Willis Nelson and Dupree Bolton – a study by Mario Schneeberger

Posted in Mario Schneeberger with tags , , , , , , on March 20, 2016 by crownpropeller

 pancho_driggs

Willis Nelson (bottom left) in Pancho Diggs Orchestra, 1940.
From Barbara J. Kukla’s book Swing City: Newark Nightlife, 1925-50″.

Swiss alto saxophonist and jazz researcher Mario Schneeberger has allowed me to publish his new study. This study is about the two early bop trumpet players Dupree Bolton (1929–1993) and Willis Nelson and their work when they were playing in Buddy Johnson’s band  in the mid 1940s. From October 1944 to November 1945 both men were part of Johnson’s Orchestra and both were featured in solos.

Mario did a lot of listening and comparing to come closer to the truth in answering the question who is playing which solo, based on the two Buddy Johnson tracks where it is  commonly accepted among specialists that one is played by Bolton ( “Walk ‘Em”) and the other by Nelson (“Pullamo”).

To give you an idea, how Nelson and Bolton sound, here is the Buddy Johnson Orchestra playing “Traffic Jam” at the Savoy Ballroom in NYC on October 9, 1945

Featured soloists are: Dave Van Dyke (ts), Jimmy Stanford (ts), Buddy Johnson (p), Willis Nelson (tp), Dupree Bolton (tp).

Mario has also checked whether any trumpet solos during Dupree Bolton’s time (mid december 1945 to early 1946) with Benny Carter’s orchestra following his tenure with Johnson  can be attributed to Bolton.

Click here to go directly to Mario’s study on Willis Nelson and Dupree Bolton or click here to see all of Mario’s research pages.

 

Desperately wanted: Big Bob Dougherty Acetate

Posted in acetates, Big Bob Dougherty with tags , on March 19, 2016 by crownpropeller

In January 2016 I unfortunately missed the ebay auction for this 45rpm acetate :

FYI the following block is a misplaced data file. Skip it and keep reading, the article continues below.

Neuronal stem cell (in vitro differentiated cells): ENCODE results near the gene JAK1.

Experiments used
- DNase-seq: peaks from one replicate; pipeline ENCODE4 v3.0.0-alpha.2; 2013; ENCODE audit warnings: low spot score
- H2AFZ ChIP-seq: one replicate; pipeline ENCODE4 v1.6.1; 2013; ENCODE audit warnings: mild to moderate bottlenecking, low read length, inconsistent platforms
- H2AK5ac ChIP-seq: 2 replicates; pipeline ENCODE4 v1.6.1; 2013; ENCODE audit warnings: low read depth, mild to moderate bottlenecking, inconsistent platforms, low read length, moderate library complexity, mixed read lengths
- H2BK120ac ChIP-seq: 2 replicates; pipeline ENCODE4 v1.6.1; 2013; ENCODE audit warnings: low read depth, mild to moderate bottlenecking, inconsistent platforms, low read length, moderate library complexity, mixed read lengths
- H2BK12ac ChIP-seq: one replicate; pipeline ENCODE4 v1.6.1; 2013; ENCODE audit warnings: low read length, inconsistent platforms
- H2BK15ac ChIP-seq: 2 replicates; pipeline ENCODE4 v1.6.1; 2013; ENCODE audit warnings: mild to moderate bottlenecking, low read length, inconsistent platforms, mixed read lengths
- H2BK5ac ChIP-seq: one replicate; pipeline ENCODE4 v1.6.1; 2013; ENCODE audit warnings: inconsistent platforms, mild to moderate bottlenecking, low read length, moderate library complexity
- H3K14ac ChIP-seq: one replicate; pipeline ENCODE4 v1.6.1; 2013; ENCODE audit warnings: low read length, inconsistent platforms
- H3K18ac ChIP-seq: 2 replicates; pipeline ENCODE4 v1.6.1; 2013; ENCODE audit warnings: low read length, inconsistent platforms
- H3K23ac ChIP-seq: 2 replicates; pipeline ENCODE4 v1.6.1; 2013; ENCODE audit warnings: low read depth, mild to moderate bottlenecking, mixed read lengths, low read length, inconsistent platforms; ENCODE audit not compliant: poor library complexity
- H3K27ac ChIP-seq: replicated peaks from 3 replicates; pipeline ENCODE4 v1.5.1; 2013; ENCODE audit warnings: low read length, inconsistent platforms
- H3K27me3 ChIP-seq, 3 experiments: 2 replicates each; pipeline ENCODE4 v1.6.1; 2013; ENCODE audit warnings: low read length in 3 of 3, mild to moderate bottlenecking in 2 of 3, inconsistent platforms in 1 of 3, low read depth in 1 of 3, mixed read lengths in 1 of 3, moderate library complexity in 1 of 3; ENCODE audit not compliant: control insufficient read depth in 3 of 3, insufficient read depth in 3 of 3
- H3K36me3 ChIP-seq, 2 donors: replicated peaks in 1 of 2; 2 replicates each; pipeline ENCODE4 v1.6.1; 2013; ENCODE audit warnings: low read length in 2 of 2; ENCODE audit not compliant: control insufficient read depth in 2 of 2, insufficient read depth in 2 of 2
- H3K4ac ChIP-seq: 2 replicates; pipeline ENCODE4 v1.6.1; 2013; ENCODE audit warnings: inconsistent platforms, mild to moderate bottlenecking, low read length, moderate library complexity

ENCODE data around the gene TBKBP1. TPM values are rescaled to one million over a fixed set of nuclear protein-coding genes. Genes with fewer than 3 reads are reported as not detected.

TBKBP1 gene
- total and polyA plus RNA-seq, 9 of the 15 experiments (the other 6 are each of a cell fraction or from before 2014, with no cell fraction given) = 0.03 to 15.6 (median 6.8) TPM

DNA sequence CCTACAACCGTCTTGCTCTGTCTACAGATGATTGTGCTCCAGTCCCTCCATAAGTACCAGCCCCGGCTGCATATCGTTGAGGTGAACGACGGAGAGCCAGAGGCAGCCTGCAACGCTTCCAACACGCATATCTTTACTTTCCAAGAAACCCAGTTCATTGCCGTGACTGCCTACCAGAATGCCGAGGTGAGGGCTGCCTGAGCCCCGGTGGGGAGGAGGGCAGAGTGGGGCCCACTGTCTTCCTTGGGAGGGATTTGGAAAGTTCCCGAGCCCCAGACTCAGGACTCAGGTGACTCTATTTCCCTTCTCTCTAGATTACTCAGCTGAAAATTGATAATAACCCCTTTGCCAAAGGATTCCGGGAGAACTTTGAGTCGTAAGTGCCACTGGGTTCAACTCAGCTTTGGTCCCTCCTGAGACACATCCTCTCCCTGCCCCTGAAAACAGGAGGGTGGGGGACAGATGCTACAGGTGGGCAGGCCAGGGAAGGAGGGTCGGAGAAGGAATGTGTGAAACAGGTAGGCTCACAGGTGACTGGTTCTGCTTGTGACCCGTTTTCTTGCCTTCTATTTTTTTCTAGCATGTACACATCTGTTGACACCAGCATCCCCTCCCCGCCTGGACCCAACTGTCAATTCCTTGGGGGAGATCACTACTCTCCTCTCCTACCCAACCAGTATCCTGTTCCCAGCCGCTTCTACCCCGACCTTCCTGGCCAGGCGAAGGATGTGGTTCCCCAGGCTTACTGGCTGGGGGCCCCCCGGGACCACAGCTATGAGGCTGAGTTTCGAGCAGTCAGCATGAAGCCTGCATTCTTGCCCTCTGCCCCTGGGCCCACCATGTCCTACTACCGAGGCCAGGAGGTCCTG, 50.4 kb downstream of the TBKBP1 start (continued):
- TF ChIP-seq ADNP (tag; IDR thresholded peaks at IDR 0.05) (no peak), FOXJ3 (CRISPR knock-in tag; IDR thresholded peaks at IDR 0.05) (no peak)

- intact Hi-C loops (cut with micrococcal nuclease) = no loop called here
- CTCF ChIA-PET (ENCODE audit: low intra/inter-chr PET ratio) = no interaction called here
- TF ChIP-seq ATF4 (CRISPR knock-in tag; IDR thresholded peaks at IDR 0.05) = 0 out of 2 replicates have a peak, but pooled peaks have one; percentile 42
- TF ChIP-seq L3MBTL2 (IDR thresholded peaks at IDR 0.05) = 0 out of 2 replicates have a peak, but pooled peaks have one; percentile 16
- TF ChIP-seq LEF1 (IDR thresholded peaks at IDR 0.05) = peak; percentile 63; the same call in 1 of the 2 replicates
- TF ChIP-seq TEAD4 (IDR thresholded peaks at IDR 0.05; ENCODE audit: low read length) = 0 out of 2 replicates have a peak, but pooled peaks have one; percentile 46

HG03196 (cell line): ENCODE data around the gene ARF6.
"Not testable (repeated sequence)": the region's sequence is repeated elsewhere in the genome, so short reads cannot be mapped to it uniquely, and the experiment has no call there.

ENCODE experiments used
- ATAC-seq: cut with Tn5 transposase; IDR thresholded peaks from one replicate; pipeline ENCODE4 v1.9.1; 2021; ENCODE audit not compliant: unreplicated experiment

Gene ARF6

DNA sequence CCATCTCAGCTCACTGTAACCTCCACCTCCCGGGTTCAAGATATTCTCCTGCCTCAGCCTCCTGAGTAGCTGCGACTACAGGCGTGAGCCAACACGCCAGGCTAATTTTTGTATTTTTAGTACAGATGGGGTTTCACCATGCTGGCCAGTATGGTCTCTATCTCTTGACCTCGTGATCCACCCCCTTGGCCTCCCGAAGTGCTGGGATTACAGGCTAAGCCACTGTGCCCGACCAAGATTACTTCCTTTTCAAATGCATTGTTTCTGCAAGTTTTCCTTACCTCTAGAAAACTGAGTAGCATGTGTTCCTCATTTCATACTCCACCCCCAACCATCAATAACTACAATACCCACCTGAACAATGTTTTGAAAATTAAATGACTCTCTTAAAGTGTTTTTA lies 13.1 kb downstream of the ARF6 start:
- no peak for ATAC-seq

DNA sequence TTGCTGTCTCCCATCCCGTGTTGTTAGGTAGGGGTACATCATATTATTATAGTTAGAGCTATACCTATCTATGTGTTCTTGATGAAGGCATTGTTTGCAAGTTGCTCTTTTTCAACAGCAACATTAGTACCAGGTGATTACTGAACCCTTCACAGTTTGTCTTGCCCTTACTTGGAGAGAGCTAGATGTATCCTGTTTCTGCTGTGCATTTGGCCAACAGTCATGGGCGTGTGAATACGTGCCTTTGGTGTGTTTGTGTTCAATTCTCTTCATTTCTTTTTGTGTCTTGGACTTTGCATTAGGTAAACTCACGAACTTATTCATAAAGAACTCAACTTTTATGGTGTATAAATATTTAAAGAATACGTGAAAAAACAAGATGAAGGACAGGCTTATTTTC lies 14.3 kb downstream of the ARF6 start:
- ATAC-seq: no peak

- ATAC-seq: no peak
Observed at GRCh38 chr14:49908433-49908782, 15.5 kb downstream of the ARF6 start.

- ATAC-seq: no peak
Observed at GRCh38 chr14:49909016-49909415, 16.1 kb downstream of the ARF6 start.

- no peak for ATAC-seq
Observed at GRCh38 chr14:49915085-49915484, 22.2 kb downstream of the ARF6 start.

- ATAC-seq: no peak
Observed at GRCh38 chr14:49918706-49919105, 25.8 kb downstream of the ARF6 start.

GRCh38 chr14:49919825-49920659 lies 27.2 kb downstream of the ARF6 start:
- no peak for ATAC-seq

bbd_whalin

bbd_ready_ready_baby

 

As some of you might know I am interested in every little snippet of Leavenworth KS R’nB saxophonist Big Bob Dougherty, as i am still working on a biography/discography of Dougherty. Now I am desperately searching for the person who won the auction. If you are that person, or know who bought this record, it would be very nice if you contact me or ask the one person bought it to contact me. I would be ready to pay a nice sum for a digital copy. I also offer to buy that record for a lot more money  than the winner of the auction had to pay.

Or I can offer digital files of another very nice Big Bob Dougherty acetate, this one probably from 1944, way earlier than Big Bob Dougherty’s first commercial recording in exchange for digital copies of this acetate. Whatever it need to get this music to me …

There was a little snippet of music with this auction and from what I could hear, this acetate must be from around 1958 or 1959. What is called “Whalin'” here is the same tune Dougherty recorded in 1954 for his own label Cosmopolitan as “Whale” and in 1958 or 1959 for Golden Crest as “Wail”.

The flip, “Ready Ready Baby” is a nice jumpy tune with Big bob singing. Dougherty never recorded this one again.

So, who has this record?

And: Are there even more Big Bob Dougherty acetates around?

Art Blakey in the 1970s and 1980s

Posted in Art Blakey, Bennie Golson, clips, jazz, Uncategorized with tags , , , , , , , , , , , , , , , , , , , on January 10, 2016 by crownpropeller

Bildschirmfoto 2016-01-10 um 12.19.31Art Blakey in Montreux on July 8, 1976

[UPDATE: Changed the 62 minutes Subway clip to a better version] In the 1970s and the 1980s Art Blakey’s Jazz Messengers were regulars on the european jazz festival circuit. So it’s very strange that I never managed to see the band live. But then again at that time my mind was set on free jazz only and I must have thought of Blakey as old hat.

So I am fortunate that I found a lot of TV footage of Blakey among the VHS tapes of my late friend, the swiss jazz researcher Otto Flückiger. Some clips feature just one track, some are full length concerts.